By Jay Cook |
LINCROFT – Almost a decade after the first roundabout opened outside Brookdale Community College’s main entrance, the township is considering whether a second traffic circle makes sense at the college’s other end.
The Phalanx Road entrance, which abuts residential neighborhoods across the street and the Colts Neck boundary opposite the Swimming River Reservoir bridge, can become congested at peak hours.
Middletown Township Mayor Gerry Scharfenberger said on Thursday that the township is researching whether or not a second roundabout would be worthwhile. The police department will be tasked with collecting traffic data.
“If the numbers are there, which they inevitably will be, then we would maybe have Ted Maloney (township engineer) take a look at it and see if it’s feasible,” said Scharfenberger.
At a Feb. 6 Middletown Township Committee workshop meeting, a Lincroft resident told the governing body about her frustration and appealed for help.
“The traffic is often at a standstill on all roads around Brookdale,” said Melanie Elmiger. “It’s actually a way of life in Lincroft. Our village is a college town.”
A member of the Lincroft Village Green Association (LVGA), Elmiger said she had already approached the Monmouth County Board of Chosen Freeholders in mid-January about the construction of a new roundabout at the college’s Phalanx Rd. entrance.
The majority of Phalanx Rd. is part of CR-54, beginning where the road meets Route 34 in Colts Neck. It ceases to be a county road when Phalanx Rd. meets the Swimming River Reservoir bridge, at the point where Colts Neck ends and Middletown begins.
“Since their (Monmouth County) jurisdiction ends at the boundary of the Brookdale campus and the Middletown Township Committee’s jurisdiction begins at Phalanx Road, I’m here tonight to discuss how Middletown can become our champion for roundabouts,” Elmiger said.
In 2007, a roundabout at the CR-520/Newman Springs Rd. entrance to Brookdale opened – that project was completed in conjunction with Monmouth County, Middletown Township, the LVGA, Brookdale and Lincroft Bible Church. It has helped alleviate static traffic flow entering and exiting the college.
Mayor Scharfenberger, who was mayor when that circle opened, said traffic circles can be hard to implement.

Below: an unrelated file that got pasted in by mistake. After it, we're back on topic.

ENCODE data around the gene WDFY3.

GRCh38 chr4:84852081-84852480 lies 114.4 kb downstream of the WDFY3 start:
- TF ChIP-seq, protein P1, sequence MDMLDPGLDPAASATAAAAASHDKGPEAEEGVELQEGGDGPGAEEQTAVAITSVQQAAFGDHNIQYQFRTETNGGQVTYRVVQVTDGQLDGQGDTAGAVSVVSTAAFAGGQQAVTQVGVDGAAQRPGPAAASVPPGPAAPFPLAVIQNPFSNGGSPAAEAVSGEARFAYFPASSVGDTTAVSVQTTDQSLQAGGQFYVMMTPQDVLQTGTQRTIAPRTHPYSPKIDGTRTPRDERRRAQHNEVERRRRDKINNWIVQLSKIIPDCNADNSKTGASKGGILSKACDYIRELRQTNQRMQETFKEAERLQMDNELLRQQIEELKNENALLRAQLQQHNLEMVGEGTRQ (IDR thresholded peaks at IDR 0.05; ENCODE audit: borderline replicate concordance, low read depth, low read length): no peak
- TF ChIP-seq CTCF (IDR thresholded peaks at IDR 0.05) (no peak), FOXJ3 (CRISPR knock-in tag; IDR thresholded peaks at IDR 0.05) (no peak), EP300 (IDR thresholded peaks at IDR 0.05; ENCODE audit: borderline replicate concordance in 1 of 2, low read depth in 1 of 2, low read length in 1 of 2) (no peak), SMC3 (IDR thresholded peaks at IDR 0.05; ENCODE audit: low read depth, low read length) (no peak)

“The problem with roundabouts is typically you need a lot of property to acquire,” said Scharfenberger. “You have to see how much frontage you would be taking from private individuals.”
Captain Robert Kimler of the Brookdale Police Department sees the traffic at the Phalanx Rd. egress as only a marginal issue.
“For most of the week we don’t see large traffic backups at the Phalanx Road entrance,” Kimler said in an email. “During peak times and large campus events, however, we do see some congestion. Most backups result from drivers attempting to make a left turn onto Phalanx Road, where there is only one turning lane.”
The exiting left turn Kimler referenced can be a tricky one for students and faculty leaving the college. The view of oncoming traffic from Colts Neck is blocked by cars making right-hand turns onto Phalanx Rd.
It also isn’t uncommon to see cars make a right onto Phalanx Road, then a quick left onto Hickory Lane to turn around, essentially completing a U-turn.
“Drivers can be cited for doing so, and there are signs posted on Phalanx Rd. warning drivers against it,” said Kimler.
That traffic sign at the exit states that anyone caught cutting through any of the residential neighborhoods across the street could be subject to a $70 fine and two points on their license.
For Andy Deltuvia, who lives on the Hickory Lane side-street Green Grove Court, dealing with the college traffic has become a way of life.
“There’s quiet times, and then there’s not,” he said. “To me, it’s really not that bad on Phalanx – I could do without it, but I know it’s a necessity.”
The amount of wildlife being struck by cars along Phalanx Rd is his biggest concern. Deltuvia said he petitioned the township about four years ago to put up deer and duck crossing signs, yet nothing happened.
“I’m more concerned about the deer,” he said. “There’s one on the side of the road right now. They’re getting smashed like crazy.”
Commuters traveling to and from the college have differing opinions on whether or not a second roundabout is necessary.
Mary Daly, a Middletown resident in the Brookdale nursing program, has to be on campus for her Monday classes bright and early. She thinks some relief would be beneficial.
“I think it would help, especially when we come here for 8 o’clock classes,” she said. “Everybody’s trying to get to school as well. It’s such a hassle.”
She added that she dreads the left turn out of the college. “There’s just so much traffic coming, and no one lets you out,” she said.
A.J. Sanfilippo and Scott Jansen, both students in Brookdale’s Automotive Technology program, are skeptical that drivers use the roundabout correctly.
Jansen, a Beachwood resident, says he stays away from the CR-520 entrance for that exact reason.
“I would just rather avoid people that don’t know how to drive so I don’t get hit,” he said.
“I think it’d be good, but a lot of people don’t know how to drive through the circles,” added Sanfilippo, a Freehold resident. “The whole point is that you’re not supposed to stop, but everyone does.”
Editor’s Note: The online version of this story has been edited to clarify that in his comments to the Two River Times, Capt. Robert Kimler did not state whether a roundabout was needed or not.
This article was first published in the March 2-9, 2017 print edition of The Two River Times.
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